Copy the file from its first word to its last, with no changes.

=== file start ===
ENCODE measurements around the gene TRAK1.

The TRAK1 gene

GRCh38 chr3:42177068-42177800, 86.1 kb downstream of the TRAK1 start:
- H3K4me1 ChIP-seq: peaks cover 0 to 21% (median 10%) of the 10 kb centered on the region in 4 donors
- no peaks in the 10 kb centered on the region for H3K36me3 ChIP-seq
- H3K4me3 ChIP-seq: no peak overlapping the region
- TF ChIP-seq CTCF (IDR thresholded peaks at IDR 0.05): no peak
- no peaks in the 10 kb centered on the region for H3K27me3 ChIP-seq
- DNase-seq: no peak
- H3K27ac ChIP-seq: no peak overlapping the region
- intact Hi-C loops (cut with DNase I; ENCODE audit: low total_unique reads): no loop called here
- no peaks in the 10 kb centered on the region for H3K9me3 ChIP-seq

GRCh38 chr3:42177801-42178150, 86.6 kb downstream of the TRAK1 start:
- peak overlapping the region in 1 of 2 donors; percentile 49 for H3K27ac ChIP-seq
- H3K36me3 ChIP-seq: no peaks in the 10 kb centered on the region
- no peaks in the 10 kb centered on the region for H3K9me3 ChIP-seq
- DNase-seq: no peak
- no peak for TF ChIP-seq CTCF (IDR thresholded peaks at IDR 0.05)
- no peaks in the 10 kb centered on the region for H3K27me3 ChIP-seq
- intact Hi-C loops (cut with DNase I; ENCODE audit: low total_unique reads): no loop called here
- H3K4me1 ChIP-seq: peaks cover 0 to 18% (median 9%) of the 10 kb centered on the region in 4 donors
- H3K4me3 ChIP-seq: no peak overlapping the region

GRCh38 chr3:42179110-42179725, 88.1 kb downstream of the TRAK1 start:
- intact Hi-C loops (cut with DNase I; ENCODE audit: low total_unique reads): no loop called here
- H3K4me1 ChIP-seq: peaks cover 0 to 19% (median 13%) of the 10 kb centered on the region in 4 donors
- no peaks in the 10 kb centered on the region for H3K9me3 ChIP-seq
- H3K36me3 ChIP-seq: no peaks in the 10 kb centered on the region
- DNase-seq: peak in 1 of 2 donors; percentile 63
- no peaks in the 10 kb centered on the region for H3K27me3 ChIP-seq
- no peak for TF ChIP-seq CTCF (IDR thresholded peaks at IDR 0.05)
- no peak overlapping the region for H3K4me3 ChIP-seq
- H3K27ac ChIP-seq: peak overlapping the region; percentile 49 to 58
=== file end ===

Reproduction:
ENCODE measurements around the gene TRAK1.

The TRAK1 gene

GRCh38 chr3:42177068-42177800, 86.1 kb downstream of the TRAK1 start:
- H3K4me1 ChIP-seq: peaks cover 0 to 21% (median 10%) of the 10 kb centered on the region in 4 donors
- no peaks in the 10 kb centered on the region for H3K36me3 ChIP-seq
- H3K4me3 ChIP-seq: no peak overlapping the region
- TF ChIP-seq CTCF (IDR thresholded peaks at IDR 0.05): no peak
- no peaks in the 10 kb centered on the region for H3K27me3 ChIP-seq
- DNase-seq: no peak
- H3K27ac ChIP-seq: no peak overlapping the region
- intact Hi-C loops (cut with DNase I; ENCODE audit: low total_unique reads): no loop called here
- no peaks in the 10 kb centered on the region for H3K9me3 ChIP-seq

GRCh38 chr3:42177801-42178150, 86.6 kb downstream of the TRAK1 start:
- peak overlapping the region in 1 of 2 donors; percentile 49 for H3K27ac ChIP-seq
- H3K36me3 ChIP-seq: no peaks in the 10 kb centered on the region
- no peaks in the 10 kb centered on the region for H3K9me3 ChIP-seq
- DNase-seq: no peak
- no peak for TF ChIP-seq CTCF (IDR thresholded peaks at IDR 0.05)
- no peaks in the 10 kb centered on the region for H3K27me3 ChIP-seq
- intact Hi-C loops (cut with DNase I; ENCODE audit: low total_unique reads): no loop called here
- H3K4me1 ChIP-seq: peaks cover 0 to 18% (median 9%) of the 10 kb centered on the region in 4 donors
- H3K4me3 ChIP-seq: no peak overlapping the region

GRCh38 chr3:42179110-42179725, 88.1 kb downstream of the TRAK1 start:
- intact Hi-C loops (cut with DNase I; ENCODE audit: low total_unique reads): no loop called here
- H3K4me1 ChIP-seq: peaks cover 0 to 19% (median 13%) of the 10 kb centered on the region in 4 donors
- no peaks in the 10 kb centered on the region for H3K9me3 ChIP-seq
- H3K36me3 ChIP-seq: no peaks in the 10 kb centered on the region
- DNase-seq: peak in 1 of 2 donors; percentile 63
- no peaks in the 10 kb centered on the region for H3K27me3 ChIP-seq
- no peak for TF ChIP-seq CTCF (IDR thresholded peaks at IDR 0.05)
- no peak overlapping the region for H3K4me3 ChIP-seq
- H3K27ac ChIP-seq: peak overlapping the region; percentile 49 to 58